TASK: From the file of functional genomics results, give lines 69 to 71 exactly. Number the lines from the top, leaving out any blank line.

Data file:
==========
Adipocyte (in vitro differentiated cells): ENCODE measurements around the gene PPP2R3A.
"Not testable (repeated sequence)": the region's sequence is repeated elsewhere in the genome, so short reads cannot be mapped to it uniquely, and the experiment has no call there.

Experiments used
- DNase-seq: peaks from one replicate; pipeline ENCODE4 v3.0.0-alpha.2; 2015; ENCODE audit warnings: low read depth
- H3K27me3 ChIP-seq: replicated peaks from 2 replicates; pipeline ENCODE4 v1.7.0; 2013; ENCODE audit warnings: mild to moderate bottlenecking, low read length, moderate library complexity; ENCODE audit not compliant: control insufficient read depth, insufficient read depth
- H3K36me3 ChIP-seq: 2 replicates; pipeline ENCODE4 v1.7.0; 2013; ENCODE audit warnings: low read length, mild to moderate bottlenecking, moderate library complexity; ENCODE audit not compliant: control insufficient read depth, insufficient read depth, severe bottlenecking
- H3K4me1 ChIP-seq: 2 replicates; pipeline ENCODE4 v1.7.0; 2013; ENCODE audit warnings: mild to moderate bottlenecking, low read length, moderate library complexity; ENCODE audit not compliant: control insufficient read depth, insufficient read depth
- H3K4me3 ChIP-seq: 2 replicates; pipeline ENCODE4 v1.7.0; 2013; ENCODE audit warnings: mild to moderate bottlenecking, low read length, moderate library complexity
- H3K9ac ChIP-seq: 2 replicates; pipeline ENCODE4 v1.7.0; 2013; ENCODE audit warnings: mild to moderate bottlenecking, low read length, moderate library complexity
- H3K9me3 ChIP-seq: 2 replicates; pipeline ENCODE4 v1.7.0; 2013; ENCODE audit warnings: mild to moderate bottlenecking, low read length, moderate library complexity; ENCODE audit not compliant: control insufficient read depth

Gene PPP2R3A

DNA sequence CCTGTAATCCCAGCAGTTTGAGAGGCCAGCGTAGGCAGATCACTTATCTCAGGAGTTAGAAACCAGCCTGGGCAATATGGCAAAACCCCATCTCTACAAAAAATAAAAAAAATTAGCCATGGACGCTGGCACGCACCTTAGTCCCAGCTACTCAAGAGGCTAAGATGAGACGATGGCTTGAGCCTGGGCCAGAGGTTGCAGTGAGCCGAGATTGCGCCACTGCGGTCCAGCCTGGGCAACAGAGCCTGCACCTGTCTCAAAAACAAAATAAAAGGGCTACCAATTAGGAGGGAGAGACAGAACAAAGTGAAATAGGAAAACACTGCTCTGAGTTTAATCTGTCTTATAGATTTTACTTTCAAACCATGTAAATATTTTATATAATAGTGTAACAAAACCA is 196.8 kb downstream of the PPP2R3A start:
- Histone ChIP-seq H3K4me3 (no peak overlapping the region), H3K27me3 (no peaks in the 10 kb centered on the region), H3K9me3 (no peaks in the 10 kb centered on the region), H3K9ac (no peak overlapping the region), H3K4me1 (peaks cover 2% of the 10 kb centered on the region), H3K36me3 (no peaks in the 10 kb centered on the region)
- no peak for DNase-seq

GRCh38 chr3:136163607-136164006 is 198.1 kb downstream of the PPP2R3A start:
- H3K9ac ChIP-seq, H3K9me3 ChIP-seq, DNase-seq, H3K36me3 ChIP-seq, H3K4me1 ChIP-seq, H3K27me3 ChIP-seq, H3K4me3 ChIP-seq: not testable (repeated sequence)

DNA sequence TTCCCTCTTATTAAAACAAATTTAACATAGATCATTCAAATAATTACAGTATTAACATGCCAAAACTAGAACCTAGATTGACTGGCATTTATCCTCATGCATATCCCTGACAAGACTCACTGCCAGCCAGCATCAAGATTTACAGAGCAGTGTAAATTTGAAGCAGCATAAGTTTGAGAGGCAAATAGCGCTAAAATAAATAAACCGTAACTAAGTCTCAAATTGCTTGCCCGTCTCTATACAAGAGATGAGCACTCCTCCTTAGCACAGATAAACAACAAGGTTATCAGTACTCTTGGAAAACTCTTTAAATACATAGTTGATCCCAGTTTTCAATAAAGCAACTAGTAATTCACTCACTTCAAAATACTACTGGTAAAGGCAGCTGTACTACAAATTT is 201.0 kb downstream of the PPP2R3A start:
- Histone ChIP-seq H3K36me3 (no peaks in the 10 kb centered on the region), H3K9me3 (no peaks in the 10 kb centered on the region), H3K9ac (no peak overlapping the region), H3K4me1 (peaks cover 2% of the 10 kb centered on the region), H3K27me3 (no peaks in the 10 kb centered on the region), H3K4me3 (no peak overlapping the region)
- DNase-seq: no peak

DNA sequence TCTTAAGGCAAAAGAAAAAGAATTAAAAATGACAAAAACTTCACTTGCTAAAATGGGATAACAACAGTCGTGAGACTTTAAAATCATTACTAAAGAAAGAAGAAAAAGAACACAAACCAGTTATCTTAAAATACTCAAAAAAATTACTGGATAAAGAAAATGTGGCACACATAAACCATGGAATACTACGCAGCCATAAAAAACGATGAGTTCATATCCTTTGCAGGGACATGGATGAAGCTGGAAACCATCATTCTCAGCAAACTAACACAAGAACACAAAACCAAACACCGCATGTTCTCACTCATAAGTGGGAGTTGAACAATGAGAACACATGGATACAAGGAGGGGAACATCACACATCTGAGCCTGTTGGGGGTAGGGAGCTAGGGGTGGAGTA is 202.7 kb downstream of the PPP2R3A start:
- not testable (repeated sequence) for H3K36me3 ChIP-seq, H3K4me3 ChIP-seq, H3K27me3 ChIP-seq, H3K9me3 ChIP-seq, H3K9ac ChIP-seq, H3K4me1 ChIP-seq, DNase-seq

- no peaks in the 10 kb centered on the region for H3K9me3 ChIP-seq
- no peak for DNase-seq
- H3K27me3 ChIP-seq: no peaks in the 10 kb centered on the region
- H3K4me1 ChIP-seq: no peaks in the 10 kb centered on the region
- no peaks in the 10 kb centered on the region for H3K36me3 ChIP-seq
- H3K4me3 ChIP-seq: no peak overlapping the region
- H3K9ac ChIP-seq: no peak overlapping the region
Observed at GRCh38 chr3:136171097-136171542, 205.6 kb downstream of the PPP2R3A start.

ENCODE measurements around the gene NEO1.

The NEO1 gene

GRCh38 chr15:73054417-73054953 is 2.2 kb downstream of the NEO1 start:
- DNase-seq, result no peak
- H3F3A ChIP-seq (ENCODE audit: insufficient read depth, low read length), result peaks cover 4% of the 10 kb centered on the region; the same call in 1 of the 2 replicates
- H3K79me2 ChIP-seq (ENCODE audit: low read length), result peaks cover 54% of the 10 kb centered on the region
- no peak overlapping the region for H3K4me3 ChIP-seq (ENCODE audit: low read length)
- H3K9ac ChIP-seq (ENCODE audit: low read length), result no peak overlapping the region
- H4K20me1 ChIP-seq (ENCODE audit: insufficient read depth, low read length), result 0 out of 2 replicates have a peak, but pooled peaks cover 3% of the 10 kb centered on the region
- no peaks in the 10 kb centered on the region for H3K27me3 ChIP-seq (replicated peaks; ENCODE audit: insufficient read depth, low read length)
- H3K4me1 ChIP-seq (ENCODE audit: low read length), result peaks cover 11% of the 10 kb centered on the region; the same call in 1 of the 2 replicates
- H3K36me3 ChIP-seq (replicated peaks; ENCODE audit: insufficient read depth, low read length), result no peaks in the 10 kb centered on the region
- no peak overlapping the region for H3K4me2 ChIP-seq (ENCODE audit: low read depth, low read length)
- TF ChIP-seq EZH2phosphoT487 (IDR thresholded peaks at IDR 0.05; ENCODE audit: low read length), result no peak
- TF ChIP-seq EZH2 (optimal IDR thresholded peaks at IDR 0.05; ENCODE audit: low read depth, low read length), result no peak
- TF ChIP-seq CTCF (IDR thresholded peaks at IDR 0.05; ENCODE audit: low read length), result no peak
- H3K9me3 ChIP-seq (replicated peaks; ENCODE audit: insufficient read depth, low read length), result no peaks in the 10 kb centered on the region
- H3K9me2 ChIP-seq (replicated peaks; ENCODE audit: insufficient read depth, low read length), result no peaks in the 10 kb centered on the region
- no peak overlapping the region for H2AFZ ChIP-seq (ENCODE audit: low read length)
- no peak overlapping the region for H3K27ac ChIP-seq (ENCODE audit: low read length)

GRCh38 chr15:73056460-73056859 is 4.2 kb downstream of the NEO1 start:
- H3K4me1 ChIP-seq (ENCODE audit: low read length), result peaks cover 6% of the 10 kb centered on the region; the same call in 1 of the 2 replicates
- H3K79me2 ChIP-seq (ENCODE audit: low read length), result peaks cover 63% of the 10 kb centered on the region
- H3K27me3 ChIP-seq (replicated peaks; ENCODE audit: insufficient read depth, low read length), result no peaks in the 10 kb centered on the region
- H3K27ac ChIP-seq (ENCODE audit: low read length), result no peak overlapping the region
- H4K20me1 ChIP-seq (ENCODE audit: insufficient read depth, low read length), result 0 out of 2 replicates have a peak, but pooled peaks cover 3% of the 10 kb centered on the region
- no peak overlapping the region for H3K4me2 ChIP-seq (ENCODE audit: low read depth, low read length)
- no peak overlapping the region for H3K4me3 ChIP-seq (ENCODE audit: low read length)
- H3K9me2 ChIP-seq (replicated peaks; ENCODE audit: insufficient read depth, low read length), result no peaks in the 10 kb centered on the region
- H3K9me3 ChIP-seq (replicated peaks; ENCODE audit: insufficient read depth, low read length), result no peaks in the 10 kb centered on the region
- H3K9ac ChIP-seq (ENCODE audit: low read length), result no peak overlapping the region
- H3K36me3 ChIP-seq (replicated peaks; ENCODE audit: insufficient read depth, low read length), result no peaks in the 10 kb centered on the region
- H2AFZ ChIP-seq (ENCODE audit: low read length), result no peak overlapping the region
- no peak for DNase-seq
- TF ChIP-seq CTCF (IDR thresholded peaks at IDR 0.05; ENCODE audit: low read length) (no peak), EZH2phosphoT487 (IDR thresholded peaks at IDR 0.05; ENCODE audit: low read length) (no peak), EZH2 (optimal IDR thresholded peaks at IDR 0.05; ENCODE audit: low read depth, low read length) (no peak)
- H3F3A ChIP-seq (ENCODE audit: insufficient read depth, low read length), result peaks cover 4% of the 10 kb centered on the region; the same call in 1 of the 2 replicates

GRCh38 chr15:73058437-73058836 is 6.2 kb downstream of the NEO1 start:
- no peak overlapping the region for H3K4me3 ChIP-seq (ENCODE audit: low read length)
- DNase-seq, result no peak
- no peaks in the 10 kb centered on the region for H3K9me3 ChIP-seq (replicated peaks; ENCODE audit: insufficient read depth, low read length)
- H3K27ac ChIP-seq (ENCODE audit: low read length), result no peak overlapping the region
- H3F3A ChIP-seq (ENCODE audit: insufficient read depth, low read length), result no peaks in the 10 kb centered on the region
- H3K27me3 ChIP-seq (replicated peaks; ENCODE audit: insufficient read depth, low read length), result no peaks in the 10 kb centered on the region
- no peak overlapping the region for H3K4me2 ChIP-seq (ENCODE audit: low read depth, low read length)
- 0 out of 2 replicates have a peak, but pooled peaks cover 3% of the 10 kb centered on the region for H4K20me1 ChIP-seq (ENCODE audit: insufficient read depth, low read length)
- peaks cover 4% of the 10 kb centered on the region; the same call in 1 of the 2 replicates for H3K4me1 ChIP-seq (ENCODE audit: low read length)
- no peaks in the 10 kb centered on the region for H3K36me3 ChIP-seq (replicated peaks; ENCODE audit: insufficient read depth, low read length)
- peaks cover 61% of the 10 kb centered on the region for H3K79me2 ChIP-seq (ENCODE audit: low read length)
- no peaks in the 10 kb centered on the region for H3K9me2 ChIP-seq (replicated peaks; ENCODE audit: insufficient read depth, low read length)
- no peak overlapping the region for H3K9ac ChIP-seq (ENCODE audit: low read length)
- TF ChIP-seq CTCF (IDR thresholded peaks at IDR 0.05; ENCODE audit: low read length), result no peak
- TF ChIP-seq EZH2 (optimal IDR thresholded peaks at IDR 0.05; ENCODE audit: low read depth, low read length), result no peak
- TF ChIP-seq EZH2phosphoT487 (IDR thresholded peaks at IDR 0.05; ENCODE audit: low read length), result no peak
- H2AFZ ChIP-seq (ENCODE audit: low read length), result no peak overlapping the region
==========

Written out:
- no peaks in the 10 kb centered on the region for H3K9me3 ChIP-seq (replicated peaks; ENCODE audit: insufficient read depth, low read length)
- H3K27ac ChIP-seq (ENCODE audit: low read length), result no peak overlapping the region
- H3F3A ChIP-seq (ENCODE audit: insufficient read depth, low read length), result no peaks in the 10 kb centered on the region